SELECT: How the current war changed the world

SELECT: How the current war changed the world

Alan Wilson, Managing Director of SELECT, the campaigning trade body for the electrotechnical sector in Scotland, talks about how electricians can continue to change the industry for the better.

14th July: the lights have gone out in New York City. Homes plunged into darkness, subways ground to a halt, communications down over large swathes of the metropolis.

It wasn’t as bad as the Great Blackout of 1977. After all, power was restored after about five hours, but it was a stark reminder of how dependent our society is on an uninterrupted supply of electricity, and how vulnerable it is without it.

It is apt that less than two weeks later saw the opening of a Hollywood blockbuster centred on the men who literally lit up the modern world with electricity, changing civilisation forever.

The Current War, released on 26th July, tells the story of Thomas Edison and George Westinghouse, the greatest inventors of the modern industrial age.

Before the arrival of these men, flickering candles and oil lamps lit homes when night fell, horses were the primary means of transport and polluting coal and wood fires were the only means of heating and cooking.

But, if electricity was an important innovation at the time, consider how utterly indispensable it is now.

It underpins everything in our everyday lives, from the internet and international communications to our cars, hospitals, homes and businesses.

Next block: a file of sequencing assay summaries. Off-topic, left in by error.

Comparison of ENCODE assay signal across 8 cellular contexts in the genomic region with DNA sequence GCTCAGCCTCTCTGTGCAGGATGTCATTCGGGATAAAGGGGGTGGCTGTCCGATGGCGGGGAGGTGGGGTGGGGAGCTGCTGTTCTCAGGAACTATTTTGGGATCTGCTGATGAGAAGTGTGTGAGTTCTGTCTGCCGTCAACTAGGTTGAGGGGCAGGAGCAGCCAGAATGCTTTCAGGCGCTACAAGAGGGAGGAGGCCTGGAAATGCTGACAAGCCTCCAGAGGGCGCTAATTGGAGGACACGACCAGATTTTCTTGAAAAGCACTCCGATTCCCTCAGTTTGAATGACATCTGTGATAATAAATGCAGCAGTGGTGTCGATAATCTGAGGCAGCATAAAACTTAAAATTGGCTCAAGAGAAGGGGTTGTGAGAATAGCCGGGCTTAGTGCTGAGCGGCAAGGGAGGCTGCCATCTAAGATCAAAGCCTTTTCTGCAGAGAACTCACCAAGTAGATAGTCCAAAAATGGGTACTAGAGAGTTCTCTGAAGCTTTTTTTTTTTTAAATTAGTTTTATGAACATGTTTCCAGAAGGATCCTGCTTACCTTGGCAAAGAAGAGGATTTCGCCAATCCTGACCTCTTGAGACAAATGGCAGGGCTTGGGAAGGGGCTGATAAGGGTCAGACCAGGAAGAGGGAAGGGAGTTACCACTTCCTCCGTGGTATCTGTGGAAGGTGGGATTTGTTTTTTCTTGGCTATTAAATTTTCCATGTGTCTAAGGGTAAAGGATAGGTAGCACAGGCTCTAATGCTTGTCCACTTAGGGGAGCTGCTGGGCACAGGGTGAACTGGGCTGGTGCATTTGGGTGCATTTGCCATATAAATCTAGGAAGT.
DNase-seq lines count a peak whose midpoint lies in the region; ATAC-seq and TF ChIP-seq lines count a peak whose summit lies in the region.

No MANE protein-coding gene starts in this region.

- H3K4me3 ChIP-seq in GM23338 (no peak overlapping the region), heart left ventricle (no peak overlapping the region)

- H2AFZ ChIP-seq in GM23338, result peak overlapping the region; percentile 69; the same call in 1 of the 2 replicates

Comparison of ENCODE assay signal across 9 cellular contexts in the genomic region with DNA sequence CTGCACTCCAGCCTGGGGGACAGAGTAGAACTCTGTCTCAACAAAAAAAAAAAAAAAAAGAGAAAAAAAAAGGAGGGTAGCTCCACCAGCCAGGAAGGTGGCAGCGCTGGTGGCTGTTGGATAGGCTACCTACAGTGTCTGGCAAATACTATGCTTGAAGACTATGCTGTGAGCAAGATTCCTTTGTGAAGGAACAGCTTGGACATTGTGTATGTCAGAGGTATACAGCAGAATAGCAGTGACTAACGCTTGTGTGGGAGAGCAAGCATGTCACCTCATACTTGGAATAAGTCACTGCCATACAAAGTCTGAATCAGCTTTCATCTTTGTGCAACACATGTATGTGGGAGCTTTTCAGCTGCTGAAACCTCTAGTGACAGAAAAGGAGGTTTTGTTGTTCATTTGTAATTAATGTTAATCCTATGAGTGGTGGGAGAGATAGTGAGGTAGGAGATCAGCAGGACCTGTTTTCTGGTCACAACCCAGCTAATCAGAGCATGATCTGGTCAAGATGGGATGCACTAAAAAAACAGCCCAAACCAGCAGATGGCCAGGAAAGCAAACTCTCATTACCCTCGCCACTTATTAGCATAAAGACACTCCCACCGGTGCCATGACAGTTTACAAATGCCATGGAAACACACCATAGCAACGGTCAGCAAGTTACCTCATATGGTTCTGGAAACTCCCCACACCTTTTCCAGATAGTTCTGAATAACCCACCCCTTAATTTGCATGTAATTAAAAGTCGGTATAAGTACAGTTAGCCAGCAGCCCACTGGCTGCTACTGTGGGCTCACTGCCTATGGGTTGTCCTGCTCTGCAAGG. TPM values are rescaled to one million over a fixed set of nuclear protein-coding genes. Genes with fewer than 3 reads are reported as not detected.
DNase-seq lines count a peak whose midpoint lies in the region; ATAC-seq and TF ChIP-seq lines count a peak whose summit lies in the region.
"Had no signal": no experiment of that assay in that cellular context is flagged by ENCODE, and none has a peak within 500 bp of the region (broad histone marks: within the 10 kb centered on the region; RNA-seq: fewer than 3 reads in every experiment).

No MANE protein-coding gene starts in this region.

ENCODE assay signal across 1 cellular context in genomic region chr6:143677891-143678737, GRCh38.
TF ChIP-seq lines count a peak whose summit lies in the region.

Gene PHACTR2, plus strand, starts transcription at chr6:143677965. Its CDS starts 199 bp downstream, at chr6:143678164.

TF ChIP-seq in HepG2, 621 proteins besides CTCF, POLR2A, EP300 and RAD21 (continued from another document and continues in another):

As a source of power, it is about to revolutionise personal transport. Electric cars are without question the future, and they will also solve the climate implications of the internal combustion engine.

Up until now, electricity has had to be generated by the burning of fossil fuels or, even more controversially, nuclear power. Now, governments across the globe are moving to renewable sources.

The Scottish Government’s target in its Annual Energy Statement for this year was for 50% of all energy to come from renewables by 2030, up from just 20% in 2017. It is also targeting major increases in energy productivity.

The skills that are needed in the fast-paced and continually developing electrotechnical sector are as complex and demanding as those required for most levels of a traditional university degree.

That is why SELECT has been running a sustained campaign to have the status of electricians raised to that of a profession and to have Protection of Title – this means that people would have to be fully trained and highly qualified to be able to operate in the field.

In the early days of electricity, safety was something of a trial and error scenario, with the error part tending to be fatal. These days safety is the vital core of the industry. It’s the first and last consideration in all work undertaken.

This is yet another reason that only professionally qualified and accredited people should be able to undertake work in a field which is of such primary importance to us all.

It is impossible to know whether the early pioneers of electricity knew how radically they were going to change the world. But, it is encouraging to know that the current generation of electricians can continue to change it for the better.

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